5. They assert that US & NATO promises, that NATO and its military bases (which now include nuclear capable missiles in Poland and Romania) would never move into former Warsaw Pact countries, were nullified by the dissolution of the USSR. But they know full well that Russia was/is internationally recognized as having succeeded to all of the rights and obligations of the USSR: treaty rights and obligations, permanent member of the UN Security Council, etc. Thusly, they engage in absurd apologetics for US-NATO betrayal of commitments (as they dismiss Russia’s valid objections to the aforementioned missiles as well as threatening NATO military exercises in the Baltic republics).

6. They blame Russia for the lack of peace negotiations, evading the fact that it is Zelenskiy who refuses to even consider negotiations (until Kyiv has conquered all territory which it ruled prior to 2014).

7. They make some concessions which are lacking in Fletcher’s previous Ukraine-War articles. However, they provide no source references for most of their problematic narrative. So, their misrepresentations, assuming not willfully deceitful, must result from ignorance, failure to properly investigate, and pre-existing prejudices (which I suspect result, at least in part, from their allegiances to the capital-serving and thoroughly imperialist US Democratic Party).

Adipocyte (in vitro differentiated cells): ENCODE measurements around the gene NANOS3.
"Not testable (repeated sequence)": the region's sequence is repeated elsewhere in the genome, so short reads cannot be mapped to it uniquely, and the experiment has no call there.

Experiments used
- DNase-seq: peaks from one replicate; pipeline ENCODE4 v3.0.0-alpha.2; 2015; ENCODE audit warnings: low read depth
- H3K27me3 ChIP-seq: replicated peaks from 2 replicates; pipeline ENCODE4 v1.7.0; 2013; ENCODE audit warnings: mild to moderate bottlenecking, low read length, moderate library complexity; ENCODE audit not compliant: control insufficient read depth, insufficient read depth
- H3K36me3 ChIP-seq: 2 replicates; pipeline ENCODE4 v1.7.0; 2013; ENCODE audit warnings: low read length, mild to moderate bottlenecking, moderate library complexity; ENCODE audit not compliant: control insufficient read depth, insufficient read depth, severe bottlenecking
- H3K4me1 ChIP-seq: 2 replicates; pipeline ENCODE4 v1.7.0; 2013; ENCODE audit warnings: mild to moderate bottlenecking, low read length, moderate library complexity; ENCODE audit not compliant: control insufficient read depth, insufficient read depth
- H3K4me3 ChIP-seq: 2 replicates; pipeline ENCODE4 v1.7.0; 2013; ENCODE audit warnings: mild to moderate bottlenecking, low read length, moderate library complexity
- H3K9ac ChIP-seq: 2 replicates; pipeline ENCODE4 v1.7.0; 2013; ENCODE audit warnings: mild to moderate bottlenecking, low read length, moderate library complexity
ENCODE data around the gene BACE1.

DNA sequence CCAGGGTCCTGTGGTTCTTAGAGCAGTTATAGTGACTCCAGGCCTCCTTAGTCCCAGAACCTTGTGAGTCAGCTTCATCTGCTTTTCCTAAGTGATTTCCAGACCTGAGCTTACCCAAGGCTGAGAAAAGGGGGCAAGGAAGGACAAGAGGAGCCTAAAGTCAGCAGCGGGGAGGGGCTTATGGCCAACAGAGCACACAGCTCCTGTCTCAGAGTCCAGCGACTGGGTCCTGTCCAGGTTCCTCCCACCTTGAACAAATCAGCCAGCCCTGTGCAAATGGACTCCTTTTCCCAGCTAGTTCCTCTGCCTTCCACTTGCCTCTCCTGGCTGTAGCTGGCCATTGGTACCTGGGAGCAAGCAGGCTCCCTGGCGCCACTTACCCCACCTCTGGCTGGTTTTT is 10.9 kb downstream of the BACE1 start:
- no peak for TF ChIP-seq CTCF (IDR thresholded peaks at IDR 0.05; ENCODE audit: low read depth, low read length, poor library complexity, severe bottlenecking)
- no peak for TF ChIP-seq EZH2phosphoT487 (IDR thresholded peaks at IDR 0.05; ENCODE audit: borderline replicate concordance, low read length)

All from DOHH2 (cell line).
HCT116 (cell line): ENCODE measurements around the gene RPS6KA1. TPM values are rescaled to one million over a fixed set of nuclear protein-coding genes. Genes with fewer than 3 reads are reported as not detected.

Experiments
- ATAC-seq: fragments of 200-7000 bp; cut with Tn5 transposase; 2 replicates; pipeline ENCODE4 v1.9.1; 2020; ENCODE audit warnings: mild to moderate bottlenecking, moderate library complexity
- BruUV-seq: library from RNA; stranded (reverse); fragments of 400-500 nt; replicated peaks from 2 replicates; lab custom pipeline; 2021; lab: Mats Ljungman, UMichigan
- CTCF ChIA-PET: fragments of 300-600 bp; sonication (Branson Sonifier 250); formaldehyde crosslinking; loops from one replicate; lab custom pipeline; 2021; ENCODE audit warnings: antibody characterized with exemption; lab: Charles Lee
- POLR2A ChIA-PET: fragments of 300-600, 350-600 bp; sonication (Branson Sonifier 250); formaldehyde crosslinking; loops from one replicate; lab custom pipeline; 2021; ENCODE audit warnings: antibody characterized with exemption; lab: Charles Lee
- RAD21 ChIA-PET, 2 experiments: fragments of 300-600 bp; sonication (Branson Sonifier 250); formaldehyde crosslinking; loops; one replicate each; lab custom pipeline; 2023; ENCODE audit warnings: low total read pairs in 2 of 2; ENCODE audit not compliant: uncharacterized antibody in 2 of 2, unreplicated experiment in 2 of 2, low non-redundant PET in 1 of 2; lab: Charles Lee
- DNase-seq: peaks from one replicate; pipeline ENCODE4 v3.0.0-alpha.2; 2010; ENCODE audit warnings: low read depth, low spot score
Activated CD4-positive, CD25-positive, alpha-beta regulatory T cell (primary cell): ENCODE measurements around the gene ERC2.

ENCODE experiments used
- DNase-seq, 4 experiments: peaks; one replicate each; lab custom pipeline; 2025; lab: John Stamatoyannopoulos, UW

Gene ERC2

Fletcher co-authored 2 previous articles in the same vein. Factual refutations of most of his and allied misrepresentations (with sources provided) were published (September 17) by Covert Action Magazine [CAM] in my article titled Ukraine War, Divided Left: “Social Patriots” and the “Anti-Imperialism of Fools”!


Charles Pierce


I have been very disappointed at your coverage of the war that the US started in Ukraine. against Russia.

It was almost identical to the total lies of the Mass media flooding us daily.

Robert Fuzesi


"The Russo-Ukrainian War is no more a “proxy war” than was the Vietnam War. Yet it is important to remember that many liberals and right-wingers described the Vietnam War as a proxy war between the US, on the one hand, and the USSR and China on the other. They ignored the national question—the fact that the Vietnam War was about US aggression against the people of Vietnam (and, later, the people of Laos and Cambodia). A proxy war is taking place when there are bad actors on both sides, not when one side is fighting for their independence—even if the side fighting for independence seeks help from other nations."